Florida lawmakers representing Jacksonville share thoughts on ‘resign to run’

Duval delegation meets to learn what Jacksonville residents think should be priorities for state Legislature

JACKSONVILLE, Fla. – High rents, skyrocketing insurance premiums and inflation are hot topics with the Florida Legislature.

The Duval delegation, which is made up of the state lawmakers representing Jacksonville, met Friday to learn what residents think should be the priorities for the state Legislature next year.

The meeting takes place yearly so state senators and representatives can hear firsthand the needs of city leaders and others. At the start of similar meetings in the past, city leaders like the mayor and city council president would speak, On Friday, however, neither were there.

But there were plenty of other groups and individuals who all had comments on various issues. Most of the groups who spoke want money. But there were also issues and concerns raised: abortion and monuments. And there are some other political issues these lawmakers are going to have to deal with — such as a governor who may run for president.

The delegation this year has new and returning members, and while the regular session isn’t until March, there could be a special session in a few weeks on insurance problems. If that happens, that session could also discuss the controversial issue known as “resign to run” — a change in the law could allow Florida Gov. Ron DeSantis to stay in office and not have to resign if he decides to run for president.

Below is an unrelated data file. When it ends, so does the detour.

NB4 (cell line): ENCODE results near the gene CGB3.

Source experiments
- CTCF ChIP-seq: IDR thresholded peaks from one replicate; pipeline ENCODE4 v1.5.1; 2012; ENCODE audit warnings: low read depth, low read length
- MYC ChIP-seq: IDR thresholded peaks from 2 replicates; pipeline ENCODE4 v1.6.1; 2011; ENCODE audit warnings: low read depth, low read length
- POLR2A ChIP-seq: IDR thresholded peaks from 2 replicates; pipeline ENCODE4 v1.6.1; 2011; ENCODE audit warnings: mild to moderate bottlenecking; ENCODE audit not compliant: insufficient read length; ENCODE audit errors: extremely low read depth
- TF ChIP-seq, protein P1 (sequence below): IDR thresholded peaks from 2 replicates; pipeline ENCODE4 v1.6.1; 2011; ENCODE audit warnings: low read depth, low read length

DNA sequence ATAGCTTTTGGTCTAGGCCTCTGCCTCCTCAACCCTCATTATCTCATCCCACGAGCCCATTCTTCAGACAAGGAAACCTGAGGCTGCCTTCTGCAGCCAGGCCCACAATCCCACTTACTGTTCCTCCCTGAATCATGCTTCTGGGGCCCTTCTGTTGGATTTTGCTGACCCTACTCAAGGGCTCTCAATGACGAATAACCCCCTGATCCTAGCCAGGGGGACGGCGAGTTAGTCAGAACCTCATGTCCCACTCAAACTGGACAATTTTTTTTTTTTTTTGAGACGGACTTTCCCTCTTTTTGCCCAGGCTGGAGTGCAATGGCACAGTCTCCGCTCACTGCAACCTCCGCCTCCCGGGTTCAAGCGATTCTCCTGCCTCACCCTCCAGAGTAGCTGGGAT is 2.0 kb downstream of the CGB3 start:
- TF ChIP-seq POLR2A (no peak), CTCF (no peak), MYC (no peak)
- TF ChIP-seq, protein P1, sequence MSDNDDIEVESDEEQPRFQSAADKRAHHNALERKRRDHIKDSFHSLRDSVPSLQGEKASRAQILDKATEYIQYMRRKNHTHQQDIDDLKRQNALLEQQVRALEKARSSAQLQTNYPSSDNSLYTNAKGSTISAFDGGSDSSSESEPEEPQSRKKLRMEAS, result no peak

News4JAX asked legislative leaders on both sides what they think.

“We are anticipating the governor possibly pushing to get that tacked onto the special session, similarly to what he did with Disney. I hope it doesn’t happen. But you know, we have someone who is so intent on becoming the next president of the United States instead of actually taking care of Florida, and so we’re here now,” said state Rep. Angie Nixon, D-House District 13. “I think we should leave it like it is. I think he should be forced to do his job or resign.”

Newly elected state Rep. Dean Black, R-House District 15, has not made up his mind.

“It’s been brought up, and we will have to discuss it,” Black said. “There are arguments for and against, and I am still reflecting on it.”

Experienced lawmaker state Sen. Clay Yarborough, R-Senate District 4, had similar thoughts.

“I’m willing to look at anything that they put in front of us on the desk and we work through it and we make the best decision,” Yarborough said. “Like I said, I’m open to looking at it. We don’t have anything in front of us yet. So we’ll take a look and then we’ll work through it from there.”

There is no official word if “resign to run” is going to come up soon or in the regular session.

Also, the group of lawmakers also chose leaders of the Duval delegation — state Rep. Wyman Duggan, R-House District 12, is now the chair, and Black is the vice chair.

About the Author:

Jim Piggott is the reporter to count on when it comes to city government and how it will affect the community.